Editor’s note: Jay Zaltzman is the president of Bureau West Market Research and Marketing Strategy, Los Angeles.
Recently, a client asked for a proposal for international qualitative research. We were discussing her needs and I mentioned that I always solicit input from the local researcher in each country regarding the field dates and respondent recruiting, as well as the methodology and the discussion guide. My client hadn’t thought of doing that, and it increased her comfort level with the prospect of conducting research overseas. Clients are frequently concerned before embarking on international research. I recommend following the six steps below when conducting international research, to ensure a successful outcome.
Step 1: Find a local researcher in each country
It’s important to find a reputable local researcher you can trust in each of the countries where you want to conduct research. This ensures that you can benefit from the expertise of someone who truly understands the local market and avoid many of the pitfalls of international research. I’m lucky enough to be part of an international alliance of qualitative researchers, ThinkGlobal Qualitative, and when I need to find a researcher in a country where the alliance doesn’t yet have a presence, I’ll ask for a personal recommendation, either from a ThinkGlobal Qualitative member, or from a fellow Qualitative Research Consultants Association member.
Step 2: Consider the methodology
Clients naturally assume we should utilize the same methodological approach in each country in order to make valid comparisons between countries. That might not always be the case. My colleagues Piyul Mukherjee and Pia Mollback-Verbic from Quipper Research in India were asked to conduct in-home interviews with women about how they go about doing laundry. When conducting this type of research in the U.S., the researcher attempts to be a fly on the wall and asks the respondent to simply go about her tasks as she normally would. In India, that isn’t possible. A visiting researcher would be treated like an honored guest and the whole family would expect to take part in the interview. And the husband would give his opinion first, even if he has no knowledge about doing laundry! Mukherjee and Mollback-Verbic came up with a creative solution: They provided video cameras in advance and asked that the husband record and interview his wife while doing the laundry. That way, the husband could still feel that he was in control of the situation while letting the researchers obtain the wife’s opinions. As an added bonus, Muslim women could conduct the interview without a face covering. This is a great example of how changing the research approach for different countries actually resulted in more accurate and more comparable results.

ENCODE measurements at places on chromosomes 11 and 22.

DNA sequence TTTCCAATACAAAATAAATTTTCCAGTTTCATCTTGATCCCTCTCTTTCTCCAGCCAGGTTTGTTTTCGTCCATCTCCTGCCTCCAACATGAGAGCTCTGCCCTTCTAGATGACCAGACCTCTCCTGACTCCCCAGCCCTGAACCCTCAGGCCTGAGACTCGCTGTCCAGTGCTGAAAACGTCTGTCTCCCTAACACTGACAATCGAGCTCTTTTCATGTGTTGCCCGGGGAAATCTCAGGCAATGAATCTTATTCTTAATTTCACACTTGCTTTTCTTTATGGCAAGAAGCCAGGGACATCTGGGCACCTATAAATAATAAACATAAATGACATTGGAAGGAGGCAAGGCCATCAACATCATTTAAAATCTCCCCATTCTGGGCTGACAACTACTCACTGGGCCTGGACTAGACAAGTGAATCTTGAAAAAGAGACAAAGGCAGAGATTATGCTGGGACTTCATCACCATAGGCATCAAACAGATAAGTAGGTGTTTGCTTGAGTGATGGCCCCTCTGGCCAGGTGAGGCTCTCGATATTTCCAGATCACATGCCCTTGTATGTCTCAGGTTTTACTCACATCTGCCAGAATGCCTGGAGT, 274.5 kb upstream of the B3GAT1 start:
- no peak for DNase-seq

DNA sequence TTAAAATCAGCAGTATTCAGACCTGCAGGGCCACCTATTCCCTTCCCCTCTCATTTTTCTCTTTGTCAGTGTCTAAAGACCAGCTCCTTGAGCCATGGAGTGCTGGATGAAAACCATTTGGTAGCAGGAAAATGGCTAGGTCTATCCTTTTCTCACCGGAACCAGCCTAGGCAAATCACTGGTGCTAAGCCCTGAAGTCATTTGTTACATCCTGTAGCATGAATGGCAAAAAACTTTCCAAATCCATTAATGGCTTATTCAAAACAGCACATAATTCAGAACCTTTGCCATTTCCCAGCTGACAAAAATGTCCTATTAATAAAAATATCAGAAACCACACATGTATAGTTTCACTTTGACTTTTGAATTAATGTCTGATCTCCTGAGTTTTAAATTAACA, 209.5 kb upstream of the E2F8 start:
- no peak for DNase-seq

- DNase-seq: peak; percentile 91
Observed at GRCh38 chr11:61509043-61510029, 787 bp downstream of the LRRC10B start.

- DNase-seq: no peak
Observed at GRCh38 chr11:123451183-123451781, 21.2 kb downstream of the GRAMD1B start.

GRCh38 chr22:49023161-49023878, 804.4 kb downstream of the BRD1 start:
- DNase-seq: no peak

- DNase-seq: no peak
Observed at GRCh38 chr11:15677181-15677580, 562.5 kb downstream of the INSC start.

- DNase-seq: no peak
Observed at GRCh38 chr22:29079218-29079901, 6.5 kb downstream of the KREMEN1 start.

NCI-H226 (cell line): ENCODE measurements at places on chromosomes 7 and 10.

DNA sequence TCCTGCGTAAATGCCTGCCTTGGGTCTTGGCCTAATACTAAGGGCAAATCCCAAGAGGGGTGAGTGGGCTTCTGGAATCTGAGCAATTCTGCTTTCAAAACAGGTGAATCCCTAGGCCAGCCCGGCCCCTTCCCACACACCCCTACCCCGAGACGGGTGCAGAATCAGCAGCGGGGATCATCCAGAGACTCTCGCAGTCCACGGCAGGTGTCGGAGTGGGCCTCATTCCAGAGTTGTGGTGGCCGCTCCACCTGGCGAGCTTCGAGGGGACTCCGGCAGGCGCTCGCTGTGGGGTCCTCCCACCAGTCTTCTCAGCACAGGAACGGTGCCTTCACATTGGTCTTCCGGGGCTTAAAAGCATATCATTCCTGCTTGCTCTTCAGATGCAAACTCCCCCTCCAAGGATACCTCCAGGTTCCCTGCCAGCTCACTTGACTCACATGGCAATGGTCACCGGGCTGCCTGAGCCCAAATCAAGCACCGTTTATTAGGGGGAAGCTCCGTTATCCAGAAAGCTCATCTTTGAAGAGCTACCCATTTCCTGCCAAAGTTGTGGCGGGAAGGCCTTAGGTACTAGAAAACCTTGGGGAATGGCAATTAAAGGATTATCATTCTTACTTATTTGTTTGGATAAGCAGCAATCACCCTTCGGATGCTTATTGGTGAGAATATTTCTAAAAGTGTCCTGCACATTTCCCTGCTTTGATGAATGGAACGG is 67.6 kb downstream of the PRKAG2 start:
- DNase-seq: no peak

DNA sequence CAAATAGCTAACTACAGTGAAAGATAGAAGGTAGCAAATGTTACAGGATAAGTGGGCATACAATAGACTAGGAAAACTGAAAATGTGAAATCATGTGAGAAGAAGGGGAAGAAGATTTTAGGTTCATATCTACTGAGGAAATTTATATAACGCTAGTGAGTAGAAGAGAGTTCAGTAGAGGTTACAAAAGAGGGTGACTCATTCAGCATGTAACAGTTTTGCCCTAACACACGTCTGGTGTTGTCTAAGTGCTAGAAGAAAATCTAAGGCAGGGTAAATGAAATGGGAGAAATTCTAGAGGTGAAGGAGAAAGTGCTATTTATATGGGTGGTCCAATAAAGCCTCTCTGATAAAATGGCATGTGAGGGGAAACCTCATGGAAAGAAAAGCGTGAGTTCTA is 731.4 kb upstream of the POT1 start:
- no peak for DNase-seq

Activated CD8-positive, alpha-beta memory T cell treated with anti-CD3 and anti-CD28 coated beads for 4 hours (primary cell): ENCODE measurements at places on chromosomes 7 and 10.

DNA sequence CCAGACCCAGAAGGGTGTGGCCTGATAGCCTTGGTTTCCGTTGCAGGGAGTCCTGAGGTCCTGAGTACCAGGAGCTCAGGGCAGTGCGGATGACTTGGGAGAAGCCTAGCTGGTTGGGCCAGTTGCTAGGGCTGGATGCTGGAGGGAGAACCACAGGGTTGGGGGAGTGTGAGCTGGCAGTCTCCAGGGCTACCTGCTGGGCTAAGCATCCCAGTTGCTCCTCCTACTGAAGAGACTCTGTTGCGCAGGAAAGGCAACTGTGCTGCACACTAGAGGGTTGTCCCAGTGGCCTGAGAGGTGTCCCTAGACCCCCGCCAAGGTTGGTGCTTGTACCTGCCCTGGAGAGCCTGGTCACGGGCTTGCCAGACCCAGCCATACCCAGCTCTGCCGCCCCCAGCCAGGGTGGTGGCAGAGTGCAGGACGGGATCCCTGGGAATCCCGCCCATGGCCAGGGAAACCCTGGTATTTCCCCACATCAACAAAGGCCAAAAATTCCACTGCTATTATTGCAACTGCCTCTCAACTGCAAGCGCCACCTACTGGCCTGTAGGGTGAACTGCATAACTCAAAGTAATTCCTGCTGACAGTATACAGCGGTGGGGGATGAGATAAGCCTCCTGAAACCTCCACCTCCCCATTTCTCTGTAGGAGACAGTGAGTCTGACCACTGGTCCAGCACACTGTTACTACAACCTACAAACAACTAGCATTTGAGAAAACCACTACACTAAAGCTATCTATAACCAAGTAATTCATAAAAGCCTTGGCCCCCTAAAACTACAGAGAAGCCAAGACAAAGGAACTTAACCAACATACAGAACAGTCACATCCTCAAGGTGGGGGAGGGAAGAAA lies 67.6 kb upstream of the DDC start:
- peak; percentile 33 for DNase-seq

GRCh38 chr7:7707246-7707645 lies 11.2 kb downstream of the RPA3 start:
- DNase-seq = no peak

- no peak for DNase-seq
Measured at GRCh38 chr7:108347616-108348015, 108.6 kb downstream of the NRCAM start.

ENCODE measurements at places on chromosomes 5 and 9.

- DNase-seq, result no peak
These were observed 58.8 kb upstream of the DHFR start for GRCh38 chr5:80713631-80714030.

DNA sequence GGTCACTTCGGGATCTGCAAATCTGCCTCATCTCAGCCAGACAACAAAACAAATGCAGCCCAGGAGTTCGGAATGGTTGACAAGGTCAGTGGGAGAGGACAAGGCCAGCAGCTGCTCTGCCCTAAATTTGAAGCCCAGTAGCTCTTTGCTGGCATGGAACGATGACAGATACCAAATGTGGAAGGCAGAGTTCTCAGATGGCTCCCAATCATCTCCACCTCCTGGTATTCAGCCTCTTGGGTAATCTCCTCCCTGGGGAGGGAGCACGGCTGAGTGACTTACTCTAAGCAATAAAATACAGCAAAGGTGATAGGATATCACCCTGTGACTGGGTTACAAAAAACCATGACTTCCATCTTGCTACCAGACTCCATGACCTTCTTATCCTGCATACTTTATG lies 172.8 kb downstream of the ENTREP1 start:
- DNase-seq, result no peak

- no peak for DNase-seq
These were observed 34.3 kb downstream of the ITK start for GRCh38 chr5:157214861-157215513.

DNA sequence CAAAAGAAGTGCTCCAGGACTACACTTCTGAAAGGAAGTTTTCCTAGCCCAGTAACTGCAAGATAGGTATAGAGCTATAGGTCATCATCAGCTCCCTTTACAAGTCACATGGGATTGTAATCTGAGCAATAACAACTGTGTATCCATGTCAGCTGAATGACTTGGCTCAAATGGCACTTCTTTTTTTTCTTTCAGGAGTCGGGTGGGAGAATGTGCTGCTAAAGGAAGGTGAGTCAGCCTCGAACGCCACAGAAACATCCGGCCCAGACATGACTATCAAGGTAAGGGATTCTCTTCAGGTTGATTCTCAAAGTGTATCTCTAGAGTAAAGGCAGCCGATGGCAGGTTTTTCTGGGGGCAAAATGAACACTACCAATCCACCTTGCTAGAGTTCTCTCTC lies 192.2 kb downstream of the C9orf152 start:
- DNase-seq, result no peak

Step 3: Make sure the dates work
Sometimes, figuring out when to conduct the research in each of the countries can be like putting together a jigsaw puzzle. One important piece to consider: holidays. Just as you wouldn’t conduct research on the Friday before Labor Day weekend in the U.S., you want to make sure to avoid dates around Golden Week in China or Bastille Day in France, for example. Just ask the local researcher and they’ll tell you not just the dates of holidays but also which ones involve days before or after when people are less likely to participate in research. They will also be able to tell you if your respondents would me more willing to participate on a weekday or a weekend. By considering all of this information and putting it into action with each country you are conducting research, you will be able to determine the best timetable for your project.
Step 4: Recruit the right people
When it comes to recruiting, we typically want to speak to similar respondents in each of the countries. But how to recruit those people is another matter. Just translating the screener isn’t always enough – in some cases questions need to be asked in a different way, to make sure we recruit the right people. Here’s an example: a German company hired me to conduct research in the U.S. They were looking for people who used various digital devices; one of the devices listed was a “handy.” The recruiters assumed that was some device they have in Europe but not in the U.S. but I remembered “handy” was slang for cell phone in German. Since it sounds like an English word, when the Germans translated the screener, they assumed we use that term, too. We would have missed many qualified respondents if we hadn’t caught that one!
Step 5: Examine the discussion guide
Clients tend to assume the discussion guide should be the same in each of the countries, to make sure we’re comparing apples to apples. But in many cases, we actually need to edit the discussion guide to obtain the same information. For example, my colleague Véronique Gaboriau (Polykali, France) points out that French focus group participants require more warm-up time and don’t feel comfortable diving directly into specific marketing questions. Ilka Kuhagen (IKM, Germany) notes that we need to spend more time reassuring German participants about privacy issues than we do with U.S. participants.
Step 6: Decide whether to attend in person
It’s possible to view the research remotely, watching via videostreaming and listening to the simultaneous translator. In between focus groups or interviews, you can talk to the moderator and ask questions and make any modifications needed to the discussion guide. I’ve utilized this approach successfully (though it was strange waking up at 2 a.m. to attend Korean groups remotely!). However, whenever possible, I recommend attending in-person. You’ll get a better feel for the discussions and be able to better interact with the local moderator. Just understand that jet lag is part of the package.
Follow my advice and you’ll be able to focus on enjoying the local cuisine in each country, rather than dealing with research problems!